The Steller’s Jay (Cyanocitta stelleri) is the largest of the Jays. It ranges from British Columbia, through the Rocky Mountains and into Mexico. It is most commonly found in evergreen forests from 3,000- to 10,000 feet of elevation. In the southwestern U.S. and Mexico it also inhabits arid pine-oak woodlands.
These birds have a body length of 11- to 13 inches and a wingspan of 17 inches, making them slightly larger than a scrub jay. This crested bird has a dark gray head, neck and back, and a blue body. There may be inconspicuous white streaks above the eyes and on the forehead. (See
The Cornell Lab of Ornithology notes that “Like other jays, Steller’s Jays are bold, inquisitive, intelligent, and noisy. Steller’s Jays spend much of their time exploring the forest canopy, flying with patient wingbeats. They come to the forest floor to investigate visitors and look for food, moving with decisive hops of their long legs.”
Cornell also notes: “Steller’s Jays have the dubious honor of being one of the most frequently misspelled names in all of bird watching. Up close, the bird’s dazzling mix of azure and blue is certainly stellar, but that’s not how you spell their name. Steller’s Jays were discovered on an Alaskan island in 1741 by Georg Steller, a naturalist on a Russian explorer’s ship. When a scientist officially described the species, in 1788, they named it after him – along with other discoveries including the Steller’s sea lion and Steller’s Sea-Eagle.”
The Steller’s Jay shows a great deal of variation in appearance throughout its range, with some populations featuring black crests and backs, and others blue. One black-crested form in southern Mexico is surrounded by eight other blue-crested forms.
Steller’s Jays are very intelligent and opportunistic. Steller’s Jays usually travel in pairs or family groups. They have a complex social and communication system, with a variety of calls, postures and displays. For instance, a spread wing shows submission, and a raised crest might mean attack, while a folded crest might mean retreat. Steller’s Jays also have strict hierarchy and dominance patterns.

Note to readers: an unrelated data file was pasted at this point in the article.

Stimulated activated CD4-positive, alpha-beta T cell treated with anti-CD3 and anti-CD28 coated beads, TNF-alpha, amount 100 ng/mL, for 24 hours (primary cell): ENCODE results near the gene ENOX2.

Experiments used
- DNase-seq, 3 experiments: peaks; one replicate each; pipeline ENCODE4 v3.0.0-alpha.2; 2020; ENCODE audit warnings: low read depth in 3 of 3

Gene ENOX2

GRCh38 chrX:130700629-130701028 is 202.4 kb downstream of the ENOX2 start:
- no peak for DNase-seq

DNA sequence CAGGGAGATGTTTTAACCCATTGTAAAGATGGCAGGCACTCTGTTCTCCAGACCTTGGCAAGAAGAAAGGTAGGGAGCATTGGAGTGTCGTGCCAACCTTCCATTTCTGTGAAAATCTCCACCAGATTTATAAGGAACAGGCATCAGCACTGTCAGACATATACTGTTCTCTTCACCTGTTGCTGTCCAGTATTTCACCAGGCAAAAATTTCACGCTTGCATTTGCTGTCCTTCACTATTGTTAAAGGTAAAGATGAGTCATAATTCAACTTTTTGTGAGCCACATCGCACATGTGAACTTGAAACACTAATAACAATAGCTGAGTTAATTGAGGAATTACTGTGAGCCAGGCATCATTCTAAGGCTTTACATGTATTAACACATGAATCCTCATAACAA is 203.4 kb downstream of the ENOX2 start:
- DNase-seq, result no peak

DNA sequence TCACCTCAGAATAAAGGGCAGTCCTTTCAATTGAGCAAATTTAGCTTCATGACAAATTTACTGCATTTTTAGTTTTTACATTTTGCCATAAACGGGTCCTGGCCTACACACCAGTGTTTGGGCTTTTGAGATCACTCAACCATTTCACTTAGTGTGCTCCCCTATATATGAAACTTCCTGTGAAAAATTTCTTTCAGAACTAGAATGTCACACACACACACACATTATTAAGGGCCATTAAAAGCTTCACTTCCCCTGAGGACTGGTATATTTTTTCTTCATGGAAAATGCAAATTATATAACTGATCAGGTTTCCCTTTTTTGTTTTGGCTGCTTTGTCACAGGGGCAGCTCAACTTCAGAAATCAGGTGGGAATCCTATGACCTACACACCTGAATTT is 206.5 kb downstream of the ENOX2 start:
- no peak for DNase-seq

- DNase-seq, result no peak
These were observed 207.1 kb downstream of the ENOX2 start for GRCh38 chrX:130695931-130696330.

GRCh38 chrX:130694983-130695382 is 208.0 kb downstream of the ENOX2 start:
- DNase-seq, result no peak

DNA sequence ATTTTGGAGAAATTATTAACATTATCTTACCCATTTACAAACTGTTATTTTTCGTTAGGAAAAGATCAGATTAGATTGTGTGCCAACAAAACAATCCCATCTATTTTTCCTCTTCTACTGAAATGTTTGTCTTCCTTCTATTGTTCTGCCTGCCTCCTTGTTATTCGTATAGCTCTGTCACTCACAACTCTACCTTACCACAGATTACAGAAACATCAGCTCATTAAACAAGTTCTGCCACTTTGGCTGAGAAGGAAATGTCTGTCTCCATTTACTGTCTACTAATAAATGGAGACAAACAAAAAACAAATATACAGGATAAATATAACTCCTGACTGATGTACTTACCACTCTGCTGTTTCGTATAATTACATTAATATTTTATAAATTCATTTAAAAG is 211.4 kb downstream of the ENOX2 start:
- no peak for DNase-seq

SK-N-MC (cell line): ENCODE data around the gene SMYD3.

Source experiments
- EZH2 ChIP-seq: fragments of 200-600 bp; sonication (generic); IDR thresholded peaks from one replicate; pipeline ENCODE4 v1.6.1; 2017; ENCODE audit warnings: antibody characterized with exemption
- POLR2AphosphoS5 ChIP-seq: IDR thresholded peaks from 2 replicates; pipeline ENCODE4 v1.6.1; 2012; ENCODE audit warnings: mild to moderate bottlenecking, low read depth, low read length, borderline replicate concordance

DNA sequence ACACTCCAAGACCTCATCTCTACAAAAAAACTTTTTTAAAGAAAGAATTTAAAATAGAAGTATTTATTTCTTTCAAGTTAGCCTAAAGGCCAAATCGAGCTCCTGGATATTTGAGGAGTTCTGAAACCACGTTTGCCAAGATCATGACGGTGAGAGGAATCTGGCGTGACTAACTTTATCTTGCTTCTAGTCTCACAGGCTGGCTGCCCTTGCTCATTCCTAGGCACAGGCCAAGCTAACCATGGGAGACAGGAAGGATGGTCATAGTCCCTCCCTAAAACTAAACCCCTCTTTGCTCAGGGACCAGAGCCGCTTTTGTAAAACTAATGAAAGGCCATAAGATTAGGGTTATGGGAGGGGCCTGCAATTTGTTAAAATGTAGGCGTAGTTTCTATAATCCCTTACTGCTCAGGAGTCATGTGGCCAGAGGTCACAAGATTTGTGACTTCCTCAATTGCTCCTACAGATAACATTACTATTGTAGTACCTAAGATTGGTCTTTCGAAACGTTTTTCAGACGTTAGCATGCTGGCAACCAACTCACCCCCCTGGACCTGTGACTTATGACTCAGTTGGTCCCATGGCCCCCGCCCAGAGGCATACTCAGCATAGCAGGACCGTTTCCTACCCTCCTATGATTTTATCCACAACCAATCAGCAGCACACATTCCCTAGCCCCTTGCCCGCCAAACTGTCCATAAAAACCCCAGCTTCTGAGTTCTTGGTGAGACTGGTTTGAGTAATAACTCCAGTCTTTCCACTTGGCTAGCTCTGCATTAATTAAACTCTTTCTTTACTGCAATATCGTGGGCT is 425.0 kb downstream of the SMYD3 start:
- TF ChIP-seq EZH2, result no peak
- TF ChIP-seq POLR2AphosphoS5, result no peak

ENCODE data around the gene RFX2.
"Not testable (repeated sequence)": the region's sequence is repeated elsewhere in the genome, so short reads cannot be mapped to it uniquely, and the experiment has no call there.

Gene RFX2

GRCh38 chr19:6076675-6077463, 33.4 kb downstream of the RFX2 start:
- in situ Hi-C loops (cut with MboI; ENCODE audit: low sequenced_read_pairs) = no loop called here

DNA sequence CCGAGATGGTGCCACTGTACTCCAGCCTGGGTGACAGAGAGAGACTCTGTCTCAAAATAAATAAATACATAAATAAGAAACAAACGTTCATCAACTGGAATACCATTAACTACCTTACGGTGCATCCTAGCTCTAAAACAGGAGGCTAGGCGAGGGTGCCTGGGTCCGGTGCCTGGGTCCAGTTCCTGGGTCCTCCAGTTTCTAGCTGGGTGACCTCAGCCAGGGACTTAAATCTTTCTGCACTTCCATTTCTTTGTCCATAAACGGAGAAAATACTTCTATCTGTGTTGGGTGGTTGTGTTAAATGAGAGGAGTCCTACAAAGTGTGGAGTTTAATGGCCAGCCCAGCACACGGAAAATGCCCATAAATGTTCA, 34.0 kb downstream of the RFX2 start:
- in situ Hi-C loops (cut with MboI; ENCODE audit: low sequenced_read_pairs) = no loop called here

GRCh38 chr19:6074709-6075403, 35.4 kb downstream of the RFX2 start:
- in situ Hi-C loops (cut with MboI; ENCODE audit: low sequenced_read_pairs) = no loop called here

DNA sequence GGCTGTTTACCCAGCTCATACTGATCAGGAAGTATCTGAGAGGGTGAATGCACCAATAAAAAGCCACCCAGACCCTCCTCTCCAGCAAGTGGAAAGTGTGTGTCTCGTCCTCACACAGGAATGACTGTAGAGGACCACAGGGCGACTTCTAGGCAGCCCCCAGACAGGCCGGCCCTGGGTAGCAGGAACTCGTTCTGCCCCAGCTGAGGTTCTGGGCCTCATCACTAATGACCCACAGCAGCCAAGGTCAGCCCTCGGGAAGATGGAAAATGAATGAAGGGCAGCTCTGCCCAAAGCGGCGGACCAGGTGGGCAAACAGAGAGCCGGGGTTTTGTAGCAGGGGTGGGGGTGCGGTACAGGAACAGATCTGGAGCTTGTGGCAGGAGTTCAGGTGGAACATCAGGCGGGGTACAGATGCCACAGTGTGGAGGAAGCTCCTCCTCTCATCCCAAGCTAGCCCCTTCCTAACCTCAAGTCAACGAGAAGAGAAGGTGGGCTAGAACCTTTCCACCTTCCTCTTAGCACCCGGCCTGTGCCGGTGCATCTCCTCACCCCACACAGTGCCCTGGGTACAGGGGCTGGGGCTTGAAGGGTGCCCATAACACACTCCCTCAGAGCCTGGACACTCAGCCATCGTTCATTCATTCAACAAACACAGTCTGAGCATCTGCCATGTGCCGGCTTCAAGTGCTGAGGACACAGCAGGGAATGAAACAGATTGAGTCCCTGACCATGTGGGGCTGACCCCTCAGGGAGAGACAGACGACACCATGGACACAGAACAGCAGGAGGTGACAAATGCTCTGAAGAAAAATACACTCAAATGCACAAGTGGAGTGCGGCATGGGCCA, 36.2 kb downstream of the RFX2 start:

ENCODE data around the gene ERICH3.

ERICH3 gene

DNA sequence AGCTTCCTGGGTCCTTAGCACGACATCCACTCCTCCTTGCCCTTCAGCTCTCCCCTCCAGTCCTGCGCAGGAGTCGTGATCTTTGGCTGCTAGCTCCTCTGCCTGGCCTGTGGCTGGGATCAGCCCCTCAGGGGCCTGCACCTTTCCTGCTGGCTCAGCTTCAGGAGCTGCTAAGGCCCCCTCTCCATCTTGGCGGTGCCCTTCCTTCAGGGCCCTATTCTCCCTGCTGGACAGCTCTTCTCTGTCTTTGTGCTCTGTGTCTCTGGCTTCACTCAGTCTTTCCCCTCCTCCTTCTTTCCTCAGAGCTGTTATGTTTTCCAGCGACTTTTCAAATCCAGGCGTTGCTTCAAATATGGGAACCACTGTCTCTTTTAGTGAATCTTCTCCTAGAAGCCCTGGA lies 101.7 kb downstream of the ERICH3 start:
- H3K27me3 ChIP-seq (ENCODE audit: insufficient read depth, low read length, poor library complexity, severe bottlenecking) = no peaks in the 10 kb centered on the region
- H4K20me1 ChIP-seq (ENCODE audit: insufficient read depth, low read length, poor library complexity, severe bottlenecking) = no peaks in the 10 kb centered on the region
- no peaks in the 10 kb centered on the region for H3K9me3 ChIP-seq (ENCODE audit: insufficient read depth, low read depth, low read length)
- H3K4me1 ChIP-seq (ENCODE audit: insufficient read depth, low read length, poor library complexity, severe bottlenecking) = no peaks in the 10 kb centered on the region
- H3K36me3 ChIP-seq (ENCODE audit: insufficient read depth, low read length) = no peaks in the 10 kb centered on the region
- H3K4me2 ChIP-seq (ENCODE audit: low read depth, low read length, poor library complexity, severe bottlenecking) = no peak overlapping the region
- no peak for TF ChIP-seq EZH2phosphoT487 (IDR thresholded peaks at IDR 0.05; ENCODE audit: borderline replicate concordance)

They may mimic the screams of hawks and Golden Eagles. When they are mellow, females make rattling sounds, while males may make “gleep” sounds. They also have a variety of loud, raucous calls that are repeated in patterns of three.
They feed mainly on acorns and pine seeds, but will raid other bird’s nests for eggs and nestlings. They also will eat small reptiles, nuts, berries, fruits, and insects. You might see them pounding on hard seeds and nuts with their beaks to order to open them. They have distendable esophagi that are able to carry acorns and nuts. These foods are often cached for the winter or saved for eating at a later time. They are carefully covered and hidden. Steller’s Jays are often found in campgrounds cleaning up the goodies left by campers!
The wing beats of these jays are below the horizontal line when they fly, and the crest on their heads lays flat while they are in flight. They are known to work together to mob predators to protect their young. (Source)
According to Audubon:
Steller’s Jays are omnivorous. Diet is about two-thirds vegetable and one-third animal matter. Feeds heavily on pine seeds, acorns, and other nuts and seeds, especially during fall and winter; also eats many berries and wild fruits, sometimes cultivated fruit. Especially in summer, eats many insects, including beetles, wasps, and wild bees. Also eats spiders, birds’ eggs, table scraps, sometimes small rodents or lizards.
In courtship, male feeds female. Adults are quiet and secretive while nesting, but become noisy and aggressive if nest is threatened. Nest site is in tree, usually coniferous; sometimes in deciduous tree or shrub. Nest (built by both sexes) is a bulky ragged cup of twigs, weeds, moss, dry leaves, cemented together with mud and lined with fine grass, rootlets, and pine needles. Bits of paper often added to nest.
The female lays three to five bluish-green eggs that are spotted with brown or olive. Eggs hatch in about 18 days and nestlings fledge in about three weeks. Both male and female bring food to the nest.
The male and female form a monogamous pair which stay together year round.
You can listen to songs and calls of the Steller’s Jay from Cornell here.
Cornell says you can attract these Jays to your backyard feeder by putting out peanuts or other large seeds. Cornell also says that these Jays are excellent mimics with a large repertoire. They can imitate birds, squirrels, cats, dogs, chickens, and some mechanical objects.
I took the photos for this article in the aviary of the Arizona-Sonora Desert Museum. The Steller’s Jay there was very interested in my shoelaces. He tried to pull them out several times.
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